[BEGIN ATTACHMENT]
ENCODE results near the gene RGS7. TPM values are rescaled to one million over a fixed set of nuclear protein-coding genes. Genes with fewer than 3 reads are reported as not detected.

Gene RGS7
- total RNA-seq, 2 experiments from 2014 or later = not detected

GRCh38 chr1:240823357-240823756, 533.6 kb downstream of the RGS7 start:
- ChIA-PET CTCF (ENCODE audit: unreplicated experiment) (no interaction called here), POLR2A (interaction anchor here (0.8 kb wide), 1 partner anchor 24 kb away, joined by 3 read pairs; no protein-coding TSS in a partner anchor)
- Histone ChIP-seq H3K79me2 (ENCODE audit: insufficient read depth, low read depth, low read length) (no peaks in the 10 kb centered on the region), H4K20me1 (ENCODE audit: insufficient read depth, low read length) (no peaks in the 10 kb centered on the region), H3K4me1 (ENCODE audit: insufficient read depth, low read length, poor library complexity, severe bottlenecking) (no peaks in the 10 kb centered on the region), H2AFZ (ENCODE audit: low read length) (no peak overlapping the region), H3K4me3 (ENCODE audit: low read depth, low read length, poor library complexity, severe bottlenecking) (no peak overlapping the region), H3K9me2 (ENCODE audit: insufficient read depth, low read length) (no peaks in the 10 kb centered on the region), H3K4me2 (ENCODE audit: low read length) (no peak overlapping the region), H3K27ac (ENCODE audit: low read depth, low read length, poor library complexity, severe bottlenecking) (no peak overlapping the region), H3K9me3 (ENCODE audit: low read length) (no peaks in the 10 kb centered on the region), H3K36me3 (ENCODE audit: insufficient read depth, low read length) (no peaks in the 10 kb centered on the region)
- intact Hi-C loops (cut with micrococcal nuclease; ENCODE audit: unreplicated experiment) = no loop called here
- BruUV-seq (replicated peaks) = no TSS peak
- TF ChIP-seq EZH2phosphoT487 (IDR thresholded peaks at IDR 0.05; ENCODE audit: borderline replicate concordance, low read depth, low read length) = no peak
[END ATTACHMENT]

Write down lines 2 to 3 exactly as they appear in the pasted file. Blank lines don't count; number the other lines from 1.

Gene RGS7
- total RNA-seq, 2 experiments from 2014 or later = not detected